Wednesday, May 11, 2011



“SOMETHING BORROWED” has a strange yarn to spin,

a lesson to learn from, if any of those make any sound sense.

From one gal to another, it merely conjures an unapologetic statement, “Can I screw your fiance?”

Can you? Will you? (answer please, with a straight face).

The advertising slogan shouts “IT’S A THIN LINE BETWEEN LOVE AND FRIENDSHIP.”

So what kind of a moral is that?

The movie is based loosely on Emily Giffin’s naughty book of the same name, dwelling on the love/hate relationship of the two pairs of leads.

Rachel, an attorney is disgruntled because she’s still single and very available at 30 when most of her friends are already hitched.

She has to put up with being in the shadow of her best friend Darcy, a gregarious party girl who leads a charmed life.

Rachel has a secret crush on a dim-witted hunk Dex during law school . Lacking the confidence to divulge her true feelings for Dex, Rachel loses out and let a romance kindle between Darcy and Dex.

It’s a bad decision for sure.

Soon Darcy and Dex become engaged.

Rachel and Dex suddenly find a mutual sexual attraction for each other (at this time?) and begin balling each other behind Darcy’s back, starting an affair at a wrong time.

Ginnifer Goodwin plays Rachel. She may be wholesome and smart, but not smart enough as she shamelessly snares her best friend’s fiance.

Kate Hudson is Darcy. She’s beautiful, self-centered and not terribly bright. She’s the kind of girl all the fraternity guys’d fall for in college, until they realize she can be such an airhead.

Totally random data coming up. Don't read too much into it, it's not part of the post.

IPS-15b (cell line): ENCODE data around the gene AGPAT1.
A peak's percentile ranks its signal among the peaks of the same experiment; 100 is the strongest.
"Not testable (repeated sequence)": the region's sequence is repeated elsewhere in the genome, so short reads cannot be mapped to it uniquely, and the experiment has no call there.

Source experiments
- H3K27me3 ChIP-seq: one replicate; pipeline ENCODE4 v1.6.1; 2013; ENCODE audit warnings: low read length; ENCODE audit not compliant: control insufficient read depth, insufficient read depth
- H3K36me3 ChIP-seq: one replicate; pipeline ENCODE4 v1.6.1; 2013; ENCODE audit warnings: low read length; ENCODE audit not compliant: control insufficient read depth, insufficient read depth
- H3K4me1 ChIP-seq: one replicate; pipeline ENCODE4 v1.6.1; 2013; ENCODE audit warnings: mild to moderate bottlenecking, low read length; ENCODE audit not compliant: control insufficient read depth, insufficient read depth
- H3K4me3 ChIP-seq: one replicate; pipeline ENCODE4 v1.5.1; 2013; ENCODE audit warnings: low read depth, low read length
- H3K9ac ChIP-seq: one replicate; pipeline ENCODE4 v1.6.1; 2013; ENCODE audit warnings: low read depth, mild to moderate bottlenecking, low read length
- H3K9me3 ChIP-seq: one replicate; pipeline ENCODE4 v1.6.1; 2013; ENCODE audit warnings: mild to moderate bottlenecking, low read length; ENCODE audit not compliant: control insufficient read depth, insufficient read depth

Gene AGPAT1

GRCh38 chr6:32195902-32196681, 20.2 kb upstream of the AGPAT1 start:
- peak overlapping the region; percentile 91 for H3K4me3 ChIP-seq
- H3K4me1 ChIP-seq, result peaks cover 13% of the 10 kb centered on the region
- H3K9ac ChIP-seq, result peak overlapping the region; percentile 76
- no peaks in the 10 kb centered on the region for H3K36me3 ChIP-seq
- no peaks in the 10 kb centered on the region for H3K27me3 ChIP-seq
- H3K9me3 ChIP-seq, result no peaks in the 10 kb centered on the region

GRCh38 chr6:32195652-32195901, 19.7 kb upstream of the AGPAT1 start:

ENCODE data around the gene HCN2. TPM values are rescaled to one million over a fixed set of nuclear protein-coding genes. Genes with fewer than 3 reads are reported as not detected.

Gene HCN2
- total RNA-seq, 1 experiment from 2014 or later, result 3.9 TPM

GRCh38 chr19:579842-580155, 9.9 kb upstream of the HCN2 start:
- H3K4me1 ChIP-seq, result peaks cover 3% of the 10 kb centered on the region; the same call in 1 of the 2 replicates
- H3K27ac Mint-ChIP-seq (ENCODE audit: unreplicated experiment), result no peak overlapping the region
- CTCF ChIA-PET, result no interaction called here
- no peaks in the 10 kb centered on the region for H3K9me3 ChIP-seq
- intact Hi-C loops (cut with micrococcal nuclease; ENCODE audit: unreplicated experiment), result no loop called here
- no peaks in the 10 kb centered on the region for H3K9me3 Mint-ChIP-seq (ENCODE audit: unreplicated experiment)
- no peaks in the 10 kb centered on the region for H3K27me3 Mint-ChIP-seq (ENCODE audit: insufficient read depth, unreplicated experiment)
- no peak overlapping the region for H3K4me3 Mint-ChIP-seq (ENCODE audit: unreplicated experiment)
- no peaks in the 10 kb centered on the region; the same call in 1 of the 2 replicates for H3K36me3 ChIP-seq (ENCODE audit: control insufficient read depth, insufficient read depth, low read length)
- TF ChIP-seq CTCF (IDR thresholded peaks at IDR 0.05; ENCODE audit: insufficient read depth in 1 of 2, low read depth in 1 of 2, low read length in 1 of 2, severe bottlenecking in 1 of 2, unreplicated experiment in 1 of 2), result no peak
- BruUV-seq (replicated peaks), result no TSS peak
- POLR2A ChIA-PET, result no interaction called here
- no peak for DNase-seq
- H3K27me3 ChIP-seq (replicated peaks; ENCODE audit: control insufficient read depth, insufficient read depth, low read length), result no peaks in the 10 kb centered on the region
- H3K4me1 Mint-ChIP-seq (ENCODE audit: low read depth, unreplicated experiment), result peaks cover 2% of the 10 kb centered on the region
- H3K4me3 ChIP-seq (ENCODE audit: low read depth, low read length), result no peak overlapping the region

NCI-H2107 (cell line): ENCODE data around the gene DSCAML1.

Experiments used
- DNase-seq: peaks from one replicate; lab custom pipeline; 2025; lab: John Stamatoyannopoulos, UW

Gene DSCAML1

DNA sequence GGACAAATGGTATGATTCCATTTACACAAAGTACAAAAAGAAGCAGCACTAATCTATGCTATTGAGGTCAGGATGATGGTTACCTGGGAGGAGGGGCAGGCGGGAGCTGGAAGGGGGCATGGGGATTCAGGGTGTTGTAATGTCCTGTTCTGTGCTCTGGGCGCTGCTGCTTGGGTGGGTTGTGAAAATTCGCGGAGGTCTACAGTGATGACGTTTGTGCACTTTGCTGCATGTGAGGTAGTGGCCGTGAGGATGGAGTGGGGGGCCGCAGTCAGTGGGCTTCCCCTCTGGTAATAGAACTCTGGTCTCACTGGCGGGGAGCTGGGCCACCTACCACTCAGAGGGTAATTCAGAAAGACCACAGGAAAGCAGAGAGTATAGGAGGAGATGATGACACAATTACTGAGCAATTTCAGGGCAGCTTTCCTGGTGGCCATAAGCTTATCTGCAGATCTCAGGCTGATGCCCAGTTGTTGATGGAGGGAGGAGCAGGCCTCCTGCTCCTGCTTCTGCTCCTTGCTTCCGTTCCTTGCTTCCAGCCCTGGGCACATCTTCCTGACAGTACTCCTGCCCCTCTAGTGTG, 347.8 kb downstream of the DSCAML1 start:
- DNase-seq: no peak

Then there is Colin Egglesfield as Dex. Good looking – yes, but too lame of a bloke to be a real man.

“SOMETHING BORROWED” directed by Luke Greenfield is not a film that tickles everyone’s fancy.

It’s a girlie flick for die-hard fans of romantic comedies.

True, the movie may, at times ambles predictably, but there’s a redeeming charm if you care to look for it.

The lead actors are likable and funny and they gave their best shot.

To sum it all up, hear what the film producer Molly Smith has to say:

“You know, I think audiences are used to romantic comedies being sort of tied up with a red bow at the end, and this one’s not,” she said.

“I love that about the film, and that’s why we wanted to make it, because this one felt real and genuine. Life is messy and love is messy. That’s what we were trying to say with this film, which is that these are real, flawed girls.

You know, they’re sort of coming into their own and growing up. And it was a story we wanted to tell, about love and life and friendship.”

Point taken.


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